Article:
This enjoyable and gently moving film first appeared at Venice in 2018 and the UK is one of the last major territories to receive it. The title refers to the 7 year-old daughter of single mother Sandrine, a high school English teacher. The narrative, however, focuses on Amanda’s young uncle David, a young man in his early 20s with two jobs and and a small flat. He helps out his sister by occasionally picking up Amanda from school and joining in days out. Sandrine and David have long since ‘lost’ their own mother who left to live in London when David was a small child. This has perhaps helped to create stronger bonds between uncle and niece.
Spoiler warning: It’s impossible to discuss the film without revealing the major disruptive incident in the narrative, so don’t read on if you want to approach the film cold – but please come back after you’ve seen it!
Having established the daily routines of this trio and introducing the possibility of a romance for David with the arrival in Paris of Léna, a musician and piano teacher from the Dordogne, co-writer and director Mikhaël Hers then introduces tragedy when Sandrine goes to an early evening picnic in the park after arranging a sitter for Amanda. David is late as usual because of his job meeting new tenants for his seemingly dubious landlord boss. As he cycles to meet Sandrine, Hers brilliantly introduces a sense of something uncanny, something not quite right – the streets suddenly become deserted and the traffic melts away. In the park, David comes across the aftermath of a terrorist attack. Sandrine is dead and Léna is injured.
As several reviewers have pointed out, Hers doesn’t attempt to recreate the horror of the terrorist attacks in Paris and Nice in 2015 and 2016. Instead he focuses on the impact on David and how he must struggle not only with loss but also with his role in the future for Amanda and possibly for Léna. It takes time for David to realise the predicament he faces. He does have an aunt, his mother’s sister lives not far away, and she is supportive but not perhaps the long-term guardian for Amanda. David is a ‘man-child’ and now he must grow up. Should he finally try to find his mother in London? He had vowed not to but he had agreed to go with Sandrine and Amanda to to watch the tennis at Wimbledon in the June. And what of Léna who he has just got to know?
The script, co-written with Maud Ameline, works well to convey the process of grieving and coming to terms with both loss and the need to keep going and look forward. The performances are very good, especially by Vincent Lacoste as David and Isaure Multrier as Amanda. He is already an experienced actor with a strong presence. I was convinced I’d seen him before, but I don’t recognise any titles in his filmography. He has a screen presence that somehow seems familiar. Isaure Multrier had not acted professionally in a feature before yet she gives a naturalistic performance which, to repeat an old cliché, demonstrates how much better most child performers in Europe are compared to those in Hollywood. Stacy Martin and Ophélia Kolb have less to do as Léna and Sandrine but they are very well cast and make the most of their opportunities. The real surprise for me was Great Scacchi as David’s mother in London. At first I didn’t recognise her, but her vitality and spirit soon identified her. Perhaps she will now be the ‘go to’ English actor who can speak fluent French, allowing her to take over from Charlotte Rampling or Kristin Scott-Thomas? Having said that, I found her French easier to follow so perhaps it was important that the script introduced her as teaching French in London?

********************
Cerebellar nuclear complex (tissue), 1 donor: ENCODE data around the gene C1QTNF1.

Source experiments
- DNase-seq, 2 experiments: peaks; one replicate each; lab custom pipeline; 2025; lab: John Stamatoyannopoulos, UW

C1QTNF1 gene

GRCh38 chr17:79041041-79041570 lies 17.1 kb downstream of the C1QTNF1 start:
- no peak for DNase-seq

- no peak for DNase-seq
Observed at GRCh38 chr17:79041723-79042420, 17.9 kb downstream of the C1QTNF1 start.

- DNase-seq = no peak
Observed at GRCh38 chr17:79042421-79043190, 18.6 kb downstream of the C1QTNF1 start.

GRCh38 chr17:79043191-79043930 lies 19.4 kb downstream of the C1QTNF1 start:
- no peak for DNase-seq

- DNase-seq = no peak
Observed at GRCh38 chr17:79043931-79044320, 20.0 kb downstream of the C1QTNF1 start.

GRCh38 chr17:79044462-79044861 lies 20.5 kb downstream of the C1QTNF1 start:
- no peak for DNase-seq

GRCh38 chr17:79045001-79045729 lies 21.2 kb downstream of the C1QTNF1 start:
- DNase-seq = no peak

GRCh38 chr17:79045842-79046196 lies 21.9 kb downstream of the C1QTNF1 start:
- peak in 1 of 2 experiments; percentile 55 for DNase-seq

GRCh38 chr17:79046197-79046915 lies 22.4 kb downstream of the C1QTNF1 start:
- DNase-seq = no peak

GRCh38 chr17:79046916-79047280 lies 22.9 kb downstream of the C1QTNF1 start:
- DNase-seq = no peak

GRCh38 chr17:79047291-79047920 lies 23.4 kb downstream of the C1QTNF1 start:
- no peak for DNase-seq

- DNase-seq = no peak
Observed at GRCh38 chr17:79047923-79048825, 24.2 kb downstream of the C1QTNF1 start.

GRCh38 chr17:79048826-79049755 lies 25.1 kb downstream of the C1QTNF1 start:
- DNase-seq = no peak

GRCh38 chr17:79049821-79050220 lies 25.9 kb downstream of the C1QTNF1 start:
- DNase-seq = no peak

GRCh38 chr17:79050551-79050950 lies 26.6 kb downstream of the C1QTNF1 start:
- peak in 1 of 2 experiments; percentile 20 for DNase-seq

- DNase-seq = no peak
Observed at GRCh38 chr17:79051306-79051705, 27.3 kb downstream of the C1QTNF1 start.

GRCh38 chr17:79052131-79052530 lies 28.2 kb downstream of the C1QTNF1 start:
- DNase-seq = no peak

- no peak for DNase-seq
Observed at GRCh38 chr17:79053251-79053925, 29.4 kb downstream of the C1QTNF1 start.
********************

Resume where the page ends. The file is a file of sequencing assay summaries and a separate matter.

I would agree with several other reviewers that one of the strengths of the film is the cinematography by Sébastien Buchmann and location scouting. In the Press Pack, Hers is asked about this:
In your film, Paris is very luminous but never touristy . . .
That was important to me. I wanted to avoid any neighborhood too closely associated with a particular social group. I wanted to film cross-cultural Paris, regular Paris, daily Paris—a city everyone can relate to. It’s fabulous to weave fictional characters into the fabric of reality, to immerse that tiny bubble of fiction in an environment that just gets on with daily life. I would have liked to go even further but, unfortunately, it’s increasingly difficult to film in Paris and blend in with the crowd.
I think Hers is successful in doing this and Amanda becomes one of those films that capture a form of street life in Paris very well, much like some of the early New Wave directors such as Truffaut and Rohmer. The Press Pack also includes a discussion about melodrama and Hers says that he felt that he pushed it towards “the cusp of melodrama”:
There is this prism of a tragedy that is both personal and collective. I wanted to make a film that is restrained while also taking risks and trying to make it as shareable as possible.
Many commentators have clearly been very moved by the film. Emotional responses to films are personal and though I was certainly engaged and moved by the events and the portrayal of the characters, I didn’t feel as overwhelmed as some. A little distance is by no means a bad thing in thinking about how someone might deal with the tragedy that faces David, especially given his circumstances. Everything in this film worked for me except perhaps the closing scenes at the tennis match. But then I don’t judge a film on how it ends but rather on what it explores and uncovers over 90 minutes. I would recommend Amanda as a film to see – if you can find it (it’s a Curzon release so should be online). I should also mention the music by Anton Sanko – and do stay for the Jarvis Cocker song over the final credits.